The impact of the priority setting processes should be evaluated
An outcome evaluation should be integrated into the priority setting process to provide evidence for future priority setting processes. Although difficult to undertake, as has been suggested elsewhere , an outcome evaluation could include tracking and reporting of acceptability and perceived usefulness of individuals involved in the process; the number and type of new initiatives generated that relate to the priority areas in defined time period after implementation; the number and type of research projects undertaken related to each endorsed research question; the key outputs of any initiatives funded as a direct or indirect result of the priority setting process; and the outcomes associated with each one of the research initiatives, including indices such as number of people trained in research methodology, number of publications, number of publications by designated priority determined area, the amount of measurement, descriptive and intervention research, the impact of the research in informing policy, program or health service delivery design.
Strengths and limitations of this review
This narrative review examined priority setting processes carried out in selected high income countries with similar healthcare systems. Only priority setting processes actually implemented were examined to ensure the feasibility, acceptability and barriers to carrying out the priority setting activity could be examined. While systematic methods were used to identify relevant priority setting processes, the scope of this review was limited to a diverse but relatively small sample of priority setting processes, and is not intended to be exhaustive. While we aimed to determine the outcomes of priority setting processes in relation to their objectives and impact on policy or practice, we only assessed the impacts as reported in the examined publication, rather than conducting an additional broad and comprehensive literature review. Therefore it is possible that some broad policy and practice implications have been missed. Additionally, the review focuses on priority setting exercises carried out only in selected high income countries and so should be considered within this context only.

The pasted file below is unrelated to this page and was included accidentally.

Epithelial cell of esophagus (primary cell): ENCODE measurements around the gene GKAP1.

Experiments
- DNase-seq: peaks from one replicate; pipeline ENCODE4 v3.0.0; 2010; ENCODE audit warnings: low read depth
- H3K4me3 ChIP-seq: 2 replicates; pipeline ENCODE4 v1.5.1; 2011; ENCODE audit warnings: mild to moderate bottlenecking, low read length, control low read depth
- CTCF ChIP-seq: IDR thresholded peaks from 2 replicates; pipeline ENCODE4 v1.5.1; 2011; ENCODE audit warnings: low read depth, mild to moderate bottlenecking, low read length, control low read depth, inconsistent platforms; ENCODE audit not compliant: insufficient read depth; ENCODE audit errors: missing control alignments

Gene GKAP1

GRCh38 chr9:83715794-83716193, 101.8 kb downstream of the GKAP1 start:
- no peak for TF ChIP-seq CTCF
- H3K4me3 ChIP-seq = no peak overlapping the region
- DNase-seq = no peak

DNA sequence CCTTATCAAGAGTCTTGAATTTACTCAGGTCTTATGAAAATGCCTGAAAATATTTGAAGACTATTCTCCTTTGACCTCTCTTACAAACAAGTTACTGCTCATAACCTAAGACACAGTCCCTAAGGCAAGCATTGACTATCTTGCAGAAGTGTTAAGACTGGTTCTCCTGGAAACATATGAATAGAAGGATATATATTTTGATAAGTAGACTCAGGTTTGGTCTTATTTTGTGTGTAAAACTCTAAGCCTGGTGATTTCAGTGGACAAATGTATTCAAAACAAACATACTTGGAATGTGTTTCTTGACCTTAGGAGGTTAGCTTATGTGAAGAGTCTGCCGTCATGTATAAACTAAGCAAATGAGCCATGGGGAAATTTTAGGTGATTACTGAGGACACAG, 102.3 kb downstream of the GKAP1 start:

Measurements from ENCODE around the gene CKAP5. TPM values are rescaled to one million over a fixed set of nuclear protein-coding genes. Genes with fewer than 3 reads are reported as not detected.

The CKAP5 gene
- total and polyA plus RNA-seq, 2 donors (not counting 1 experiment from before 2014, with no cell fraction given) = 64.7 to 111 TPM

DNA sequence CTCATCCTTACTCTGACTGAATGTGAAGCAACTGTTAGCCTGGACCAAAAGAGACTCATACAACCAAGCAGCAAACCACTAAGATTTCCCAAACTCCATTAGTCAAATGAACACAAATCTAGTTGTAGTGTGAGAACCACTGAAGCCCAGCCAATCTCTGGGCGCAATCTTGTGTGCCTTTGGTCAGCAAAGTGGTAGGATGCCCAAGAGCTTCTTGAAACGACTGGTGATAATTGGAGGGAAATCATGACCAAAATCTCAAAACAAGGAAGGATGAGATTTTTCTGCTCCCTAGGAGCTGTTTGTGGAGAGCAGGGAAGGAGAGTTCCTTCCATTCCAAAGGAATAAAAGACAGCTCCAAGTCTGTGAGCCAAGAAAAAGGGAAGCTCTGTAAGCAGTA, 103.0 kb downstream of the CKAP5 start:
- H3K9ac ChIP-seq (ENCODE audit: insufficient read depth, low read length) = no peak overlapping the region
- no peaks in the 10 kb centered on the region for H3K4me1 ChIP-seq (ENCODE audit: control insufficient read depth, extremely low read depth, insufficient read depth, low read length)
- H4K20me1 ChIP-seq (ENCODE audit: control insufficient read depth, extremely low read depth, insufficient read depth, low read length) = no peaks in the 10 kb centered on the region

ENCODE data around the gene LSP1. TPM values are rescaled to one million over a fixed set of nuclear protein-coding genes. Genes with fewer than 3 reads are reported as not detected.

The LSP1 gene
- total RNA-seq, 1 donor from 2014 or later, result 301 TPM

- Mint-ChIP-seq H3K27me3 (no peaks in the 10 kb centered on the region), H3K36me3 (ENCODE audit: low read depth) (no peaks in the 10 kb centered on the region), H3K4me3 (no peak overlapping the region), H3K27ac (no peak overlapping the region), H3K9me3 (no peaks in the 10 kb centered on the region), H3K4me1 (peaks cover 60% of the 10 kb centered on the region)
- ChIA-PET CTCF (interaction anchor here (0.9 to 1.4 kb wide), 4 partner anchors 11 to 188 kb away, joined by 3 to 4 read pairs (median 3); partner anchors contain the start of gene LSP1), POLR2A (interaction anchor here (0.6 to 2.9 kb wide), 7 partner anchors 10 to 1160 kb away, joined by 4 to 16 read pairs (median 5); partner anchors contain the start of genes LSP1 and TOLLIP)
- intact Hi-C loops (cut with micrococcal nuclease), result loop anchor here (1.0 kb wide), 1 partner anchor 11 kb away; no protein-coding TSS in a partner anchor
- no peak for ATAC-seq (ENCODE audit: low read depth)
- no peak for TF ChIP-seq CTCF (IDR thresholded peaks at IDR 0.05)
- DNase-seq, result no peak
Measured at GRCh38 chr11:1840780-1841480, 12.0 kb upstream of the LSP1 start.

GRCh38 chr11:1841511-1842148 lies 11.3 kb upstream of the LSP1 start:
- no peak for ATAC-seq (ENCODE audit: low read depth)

There is a no consensus about a gold standard or best practice model for health research prioritization . Nevertheless, the recommendations arising from this review are consistent with other guidance literature on this topic [5–8, 33]. The method used should be selected based upon the context of the priority setting process, as well as time and resource constraints. Priority setting should be overseen by a multi-disciplinary advisory group, should involve a broad representation of stakeholders, should utilise objective and clearly defined criteria for generating priorities and should be evaluated.
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This article is based on an Evidence Check rapid review brokered by the Sax Institute for the New South Wales Ministry of Health, Centre for Aboriginal Health 2013. Dr Jamie Bryant is supported by an Australian Research Council Post-Doctoral Industry Fellowship. The Priority Research Centre for Health Behaviour provided funds for open access publication of this article. The authors would like to thank Ms Shiho Rose for her assistance with preparing the manuscript.
The authors declare that they have no competing interests.
All authors were involved in conceptualisation of the review. JB and JW conducted the literature review and extracted data from the included priority setting exercises. JB, RSF and JW interpreted findings. JB drafted the manuscript with contributions from JW, RSF and JS. All authors have read and approved the final manuscript.